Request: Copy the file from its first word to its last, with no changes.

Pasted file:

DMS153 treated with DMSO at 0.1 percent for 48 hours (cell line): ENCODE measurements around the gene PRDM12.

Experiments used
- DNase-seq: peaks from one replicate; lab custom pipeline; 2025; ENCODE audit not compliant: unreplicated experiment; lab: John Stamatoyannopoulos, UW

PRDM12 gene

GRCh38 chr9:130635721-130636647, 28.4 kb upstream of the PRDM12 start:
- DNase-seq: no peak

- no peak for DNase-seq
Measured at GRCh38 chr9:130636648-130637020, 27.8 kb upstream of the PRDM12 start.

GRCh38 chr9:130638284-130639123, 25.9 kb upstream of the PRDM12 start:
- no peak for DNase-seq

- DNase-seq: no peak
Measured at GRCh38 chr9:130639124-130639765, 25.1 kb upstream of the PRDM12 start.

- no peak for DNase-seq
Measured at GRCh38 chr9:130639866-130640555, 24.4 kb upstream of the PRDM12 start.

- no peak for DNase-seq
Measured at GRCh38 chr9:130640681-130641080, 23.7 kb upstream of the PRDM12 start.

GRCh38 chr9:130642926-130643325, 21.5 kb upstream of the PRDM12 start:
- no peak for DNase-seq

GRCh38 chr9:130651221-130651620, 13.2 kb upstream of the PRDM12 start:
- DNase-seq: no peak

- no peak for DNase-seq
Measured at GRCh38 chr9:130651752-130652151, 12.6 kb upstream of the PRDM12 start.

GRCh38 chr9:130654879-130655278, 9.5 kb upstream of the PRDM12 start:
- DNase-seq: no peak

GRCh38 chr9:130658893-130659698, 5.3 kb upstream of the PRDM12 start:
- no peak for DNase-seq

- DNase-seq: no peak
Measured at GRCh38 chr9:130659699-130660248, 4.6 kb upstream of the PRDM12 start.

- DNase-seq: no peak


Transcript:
DMS153 treated with DMSO at 0.1 percent for 48 hours (cell line): ENCODE measurements around the gene PRDM12.

Experiments used
- DNase-seq: peaks from one replicate; lab custom pipeline; 2025; ENCODE audit not compliant: unreplicated experiment; lab: John Stamatoyannopoulos, UW

PRDM12 gene

GRCh38 chr9:130635721-130636647, 28.4 kb upstream of the PRDM12 start:
- DNase-seq: no peak

- no peak for DNase-seq
Measured at GRCh38 chr9:130636648-130637020, 27.8 kb upstream of the PRDM12 start.

GRCh38 chr9:130638284-130639123, 25.9 kb upstream of the PRDM12 start:
- no peak for DNase-seq

- DNase-seq: no peak
Measured at GRCh38 chr9:130639124-130639765, 25.1 kb upstream of the PRDM12 start.

- no peak for DNase-seq
Measured at GRCh38 chr9:130639866-130640555, 24.4 kb upstream of the PRDM12 start.

- no peak for DNase-seq
Measured at GRCh38 chr9:130640681-130641080, 23.7 kb upstream of the PRDM12 start.

GRCh38 chr9:130642926-130643325, 21.5 kb upstream of the PRDM12 start:
- no peak for DNase-seq

GRCh38 chr9:130651221-130651620, 13.2 kb upstream of the PRDM12 start:
- DNase-seq: no peak

- no peak for DNase-seq
Measured at GRCh38 chr9:130651752-130652151, 12.6 kb upstream of the PRDM12 start.

GRCh38 chr9:130654879-130655278, 9.5 kb upstream of the PRDM12 start:
- DNase-seq: no peak

GRCh38 chr9:130658893-130659698, 5.3 kb upstream of the PRDM12 start:
- no peak for DNase-seq

- DNase-seq: no peak
Measured at GRCh38 chr9:130659699-130660248, 4.6 kb upstream of the PRDM12 start.

- DNase-seq: no peak